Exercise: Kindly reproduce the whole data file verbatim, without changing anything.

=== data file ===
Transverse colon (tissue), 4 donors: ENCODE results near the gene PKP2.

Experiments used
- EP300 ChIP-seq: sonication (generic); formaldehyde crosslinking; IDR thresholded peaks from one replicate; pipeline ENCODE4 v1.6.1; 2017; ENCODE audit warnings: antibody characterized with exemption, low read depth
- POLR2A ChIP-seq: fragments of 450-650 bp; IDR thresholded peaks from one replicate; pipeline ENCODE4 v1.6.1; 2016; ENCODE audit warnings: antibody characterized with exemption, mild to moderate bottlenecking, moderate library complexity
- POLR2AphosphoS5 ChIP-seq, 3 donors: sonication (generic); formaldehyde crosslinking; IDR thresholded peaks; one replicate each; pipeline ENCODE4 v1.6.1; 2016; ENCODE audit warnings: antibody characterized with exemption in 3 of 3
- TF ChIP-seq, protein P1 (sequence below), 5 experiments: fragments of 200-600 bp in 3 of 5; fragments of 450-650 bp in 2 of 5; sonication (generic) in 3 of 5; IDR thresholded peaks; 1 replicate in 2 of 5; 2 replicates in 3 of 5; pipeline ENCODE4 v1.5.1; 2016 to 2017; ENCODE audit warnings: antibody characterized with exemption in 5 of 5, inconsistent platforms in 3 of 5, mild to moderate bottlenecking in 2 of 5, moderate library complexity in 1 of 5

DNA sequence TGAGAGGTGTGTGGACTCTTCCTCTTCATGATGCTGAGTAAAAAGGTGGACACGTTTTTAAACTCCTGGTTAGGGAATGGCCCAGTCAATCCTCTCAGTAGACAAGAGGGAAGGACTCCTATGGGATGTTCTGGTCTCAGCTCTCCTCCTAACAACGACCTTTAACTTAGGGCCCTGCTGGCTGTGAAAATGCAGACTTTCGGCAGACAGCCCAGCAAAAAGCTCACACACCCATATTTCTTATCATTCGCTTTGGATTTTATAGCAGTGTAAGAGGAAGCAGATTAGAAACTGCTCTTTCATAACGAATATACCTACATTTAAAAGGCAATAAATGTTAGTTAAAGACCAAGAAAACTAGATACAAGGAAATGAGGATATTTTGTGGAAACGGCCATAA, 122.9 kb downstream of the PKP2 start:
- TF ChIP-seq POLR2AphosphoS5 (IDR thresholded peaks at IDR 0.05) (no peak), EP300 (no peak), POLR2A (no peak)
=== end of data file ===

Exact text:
Transverse colon (tissue), 4 donors: ENCODE results near the gene PKP2.

Experiments used
- EP300 ChIP-seq: sonication (generic); formaldehyde crosslinking; IDR thresholded peaks from one replicate; pipeline ENCODE4 v1.6.1; 2017; ENCODE audit warnings: antibody characterized with exemption, low read depth
- POLR2A ChIP-seq: fragments of 450-650 bp; IDR thresholded peaks from one replicate; pipeline ENCODE4 v1.6.1; 2016; ENCODE audit warnings: antibody characterized with exemption, mild to moderate bottlenecking, moderate library complexity
- POLR2AphosphoS5 ChIP-seq, 3 donors: sonication (generic); formaldehyde crosslinking; IDR thresholded peaks; one replicate each; pipeline ENCODE4 v1.6.1; 2016; ENCODE audit warnings: antibody characterized with exemption in 3 of 3
- TF ChIP-seq, protein P1 (sequence below), 5 experiments: fragments of 200-600 bp in 3 of 5; fragments of 450-650 bp in 2 of 5; sonication (generic) in 3 of 5; IDR thresholded peaks; 1 replicate in 2 of 5; 2 replicates in 3 of 5; pipeline ENCODE4 v1.5.1; 2016 to 2017; ENCODE audit warnings: antibody characterized with exemption in 5 of 5, inconsistent platforms in 3 of 5, mild to moderate bottlenecking in 2 of 5, moderate library complexity in 1 of 5

DNA sequence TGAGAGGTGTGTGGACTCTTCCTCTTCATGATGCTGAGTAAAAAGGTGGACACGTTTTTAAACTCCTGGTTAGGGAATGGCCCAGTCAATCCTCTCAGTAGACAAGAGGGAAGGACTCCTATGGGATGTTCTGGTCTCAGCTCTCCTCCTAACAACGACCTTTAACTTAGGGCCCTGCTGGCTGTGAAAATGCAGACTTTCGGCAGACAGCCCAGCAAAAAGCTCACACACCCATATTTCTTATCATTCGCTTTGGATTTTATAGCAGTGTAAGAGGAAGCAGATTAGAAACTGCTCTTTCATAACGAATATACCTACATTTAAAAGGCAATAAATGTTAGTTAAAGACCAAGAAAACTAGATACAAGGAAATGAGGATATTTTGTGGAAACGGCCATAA, 122.9 kb downstream of the PKP2 start:
- TF ChIP-seq POLR2AphosphoS5 (IDR thresholded peaks at IDR 0.05) (no peak), EP300 (no peak), POLR2A (no peak)